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I am the author of this blog and also a top-producing Loan Officer and CEO of InstaMortgage Inc, the fastest-growing mortgage company in America. All the advice is based on my experience of helping thousands of homebuyers and homeowners. We are a mortgage company and will help you with all your mortgage needs. Unlike lead generation websites, we do not sell your information to multiple lenders or third-party companies.

Lured by high paying and, dare I say, glamorous tech jobs, Millennials are flocking to California’s Central Coast (San Jose, the Bay Area and Silicon Valley) in droves.

In many cases, for many young demographics, Silicon Valley is bigger, better and more glamorous than Hollywood could ever be.

As we have discussed many times before, today’s mobile generation goes where the jobs are instead of waiting for the jobs to come to them. This is a good trend. People should not remain in what corner of the world just because they were placed there at birth.

It is not surprising, with all the money floating around, that the Bay Area housing market is scarce. It is also expensive, really expensive.

In fact, the average rent in Silicon Valley is the highest in the nation. Narrowly beating out another hotspot of entirely different stripes – Honolulu, Hawaii.

But yet your youthful ambition dictates that you have to give it a shot at the big time. Your big time is the Silicon Valley and you have to live somewhere when you arrive.

The Bay Area Rental Market

Investors take note of these stats. Oh, bring your checkbook too.

The average asking rent in the nine-county Bay Area hit $2,158 a month in the second quarter of 2014 — an increase of 5.6 percent from the first quarter and 10.3 percent from the second quarter of last year, according to a survey by RealFacts.

San Francisco leads the way with the average rent coming in at a whopping $3,229.

So, what exactly does that get you? Average rents are $2,583 for a studio, $3,042 for a one bedroom/one bath unit, $4,248 for a two bed/two bath unit and $4,039 for a three bed/2 bath apartment. A three-bedroom town home averaged $4,370.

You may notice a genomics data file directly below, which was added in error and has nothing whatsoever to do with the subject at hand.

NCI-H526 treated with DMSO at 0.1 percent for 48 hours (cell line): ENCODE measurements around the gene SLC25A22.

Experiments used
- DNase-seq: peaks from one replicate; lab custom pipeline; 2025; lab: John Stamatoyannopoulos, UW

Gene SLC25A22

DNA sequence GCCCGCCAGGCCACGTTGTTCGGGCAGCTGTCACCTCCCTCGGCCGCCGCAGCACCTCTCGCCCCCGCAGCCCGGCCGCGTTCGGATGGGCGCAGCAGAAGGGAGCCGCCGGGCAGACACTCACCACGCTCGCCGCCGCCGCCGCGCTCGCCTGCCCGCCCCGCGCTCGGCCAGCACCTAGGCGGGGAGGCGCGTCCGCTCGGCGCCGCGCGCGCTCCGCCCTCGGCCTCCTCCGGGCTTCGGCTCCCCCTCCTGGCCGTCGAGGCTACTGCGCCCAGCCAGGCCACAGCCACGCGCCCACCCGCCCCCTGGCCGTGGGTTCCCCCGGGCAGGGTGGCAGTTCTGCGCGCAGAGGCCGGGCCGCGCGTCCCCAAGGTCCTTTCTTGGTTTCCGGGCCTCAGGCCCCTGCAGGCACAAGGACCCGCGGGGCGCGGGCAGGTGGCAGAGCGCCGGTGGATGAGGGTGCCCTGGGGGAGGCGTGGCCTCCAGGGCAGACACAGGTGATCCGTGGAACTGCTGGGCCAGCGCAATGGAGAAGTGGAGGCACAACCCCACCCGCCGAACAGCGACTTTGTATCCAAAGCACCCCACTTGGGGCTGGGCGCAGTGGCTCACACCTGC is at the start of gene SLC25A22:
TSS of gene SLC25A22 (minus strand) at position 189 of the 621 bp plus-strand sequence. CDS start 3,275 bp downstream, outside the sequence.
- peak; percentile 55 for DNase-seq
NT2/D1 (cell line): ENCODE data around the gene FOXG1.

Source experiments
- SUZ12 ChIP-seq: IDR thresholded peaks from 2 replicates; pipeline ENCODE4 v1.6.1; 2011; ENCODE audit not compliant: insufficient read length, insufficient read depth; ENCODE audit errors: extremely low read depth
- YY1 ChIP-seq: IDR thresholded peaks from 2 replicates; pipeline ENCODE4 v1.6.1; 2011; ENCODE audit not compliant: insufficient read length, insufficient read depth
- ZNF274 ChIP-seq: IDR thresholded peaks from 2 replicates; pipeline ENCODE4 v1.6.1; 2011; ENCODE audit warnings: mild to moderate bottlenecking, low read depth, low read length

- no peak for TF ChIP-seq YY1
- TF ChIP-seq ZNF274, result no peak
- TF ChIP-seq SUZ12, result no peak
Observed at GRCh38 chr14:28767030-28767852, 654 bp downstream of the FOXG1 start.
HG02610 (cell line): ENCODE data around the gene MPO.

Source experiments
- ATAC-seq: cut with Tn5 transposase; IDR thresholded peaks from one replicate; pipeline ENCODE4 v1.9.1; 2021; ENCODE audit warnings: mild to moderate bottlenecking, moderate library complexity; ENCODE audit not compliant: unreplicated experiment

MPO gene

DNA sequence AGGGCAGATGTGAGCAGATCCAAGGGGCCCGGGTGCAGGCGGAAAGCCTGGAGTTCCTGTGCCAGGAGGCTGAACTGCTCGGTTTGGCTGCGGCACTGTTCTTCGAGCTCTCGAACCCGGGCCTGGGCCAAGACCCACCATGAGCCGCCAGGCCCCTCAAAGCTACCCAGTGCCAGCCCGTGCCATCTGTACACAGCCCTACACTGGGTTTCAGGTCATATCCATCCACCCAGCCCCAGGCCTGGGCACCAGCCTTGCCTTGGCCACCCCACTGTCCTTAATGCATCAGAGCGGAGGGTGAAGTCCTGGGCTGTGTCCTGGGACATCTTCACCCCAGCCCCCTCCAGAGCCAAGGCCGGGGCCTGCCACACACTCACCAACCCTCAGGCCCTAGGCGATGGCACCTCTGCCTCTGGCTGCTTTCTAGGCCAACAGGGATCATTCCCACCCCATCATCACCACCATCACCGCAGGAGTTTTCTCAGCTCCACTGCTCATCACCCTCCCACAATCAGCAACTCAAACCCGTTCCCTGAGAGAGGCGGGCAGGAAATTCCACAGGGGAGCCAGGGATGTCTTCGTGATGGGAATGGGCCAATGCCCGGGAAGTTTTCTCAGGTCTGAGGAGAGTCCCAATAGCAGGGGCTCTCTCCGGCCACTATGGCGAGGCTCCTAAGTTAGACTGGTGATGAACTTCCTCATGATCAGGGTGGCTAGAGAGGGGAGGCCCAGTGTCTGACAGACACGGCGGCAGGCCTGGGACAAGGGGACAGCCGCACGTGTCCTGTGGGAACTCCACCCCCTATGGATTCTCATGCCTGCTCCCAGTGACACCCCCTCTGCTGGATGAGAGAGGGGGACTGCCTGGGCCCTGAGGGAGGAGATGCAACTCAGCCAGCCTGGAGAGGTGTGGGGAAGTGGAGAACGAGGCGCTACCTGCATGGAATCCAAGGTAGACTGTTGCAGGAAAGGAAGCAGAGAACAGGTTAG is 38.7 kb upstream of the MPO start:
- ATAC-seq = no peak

In  Santa Clara County about 4,100 new units have entered the market in the past year. That’s more new inventory than in the previous four years combined, when just over 3000 units were built – TOTAL.

Yet, despite the additional inventory, rents in San Jose hit $2,169 in the second quarter of 2014, up 9 percent year over year. That was only slightly lower than the previous year, when rents rose 9.8 percent.

It wasn’t San Francisco or San Jose that lead the charge on higher rents though. It was Oakland. The average asking rent there jumped to $2,421 in the second quarter, up 10.6 percent from the first quarter and a whopping 19.1 percent year over year.

Other Bay Area cities with big rent increases over the past year include Petaluma (18.7 percent), Belmont (16.6 percent), Milpitas (15.7 percent), and Hayward (14.9 percent).

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So what exactly is the problem here and where is the opportunity for real estate investors?

The answer lies in our opening paragraph – JOBS.

Bay Area Unemployment Rate


The Bay Area / Silicon Valley Job Market

The job market is so hot that housing isn’t keeping up – by a long shot.

The Silicon Valley / Bay Area added 23,000 jobs in AUGUST. Yep, in one month they added 23,000 new jobs.

Let’s put that in perspective, shall we? If this lovely corner of Central California was its own state it would have been the #1 state for job growth in the US.

Florida, the entire state, added 22,700 new jobs and Texas added 20,100.

To break it down a little further; Santa Clara County added 13,600 jobs, the San Francisco-San Mateo-Marin region gained 5,500 jobs, and the East Bay added 2,200.

You may be thinking that adding jobs doesn’t always mean that you are adding new residents. You’d generally be right, but the numbers in the Bay Area suggest otherwise.

They suggest that people are moving here, a lot of people too.

San Francisco took on 10,617 new residents in 2013, but added only 2,277 new housing units. Santa Clara added 5,245 new units for over 27,600 newcomers. And Alameda added 2,474 new units for 23,135 new arrivals.

Those numbers are problematic for most, but for a real estate investor they are double-take material. The Bay Area needs supply and not just a little supply, they need a lot of supply in a hurry.

The tech boom will eventually slow, but with a continual flow of high profile IPO’s from GoPRO, Alibaba, Atlassian, Zendesk and now PayPal, it doesn’t appear that the end is near.

That means more jobs and more housing needed. And thus, the red hot Silicon Valley real estate market will remain so.

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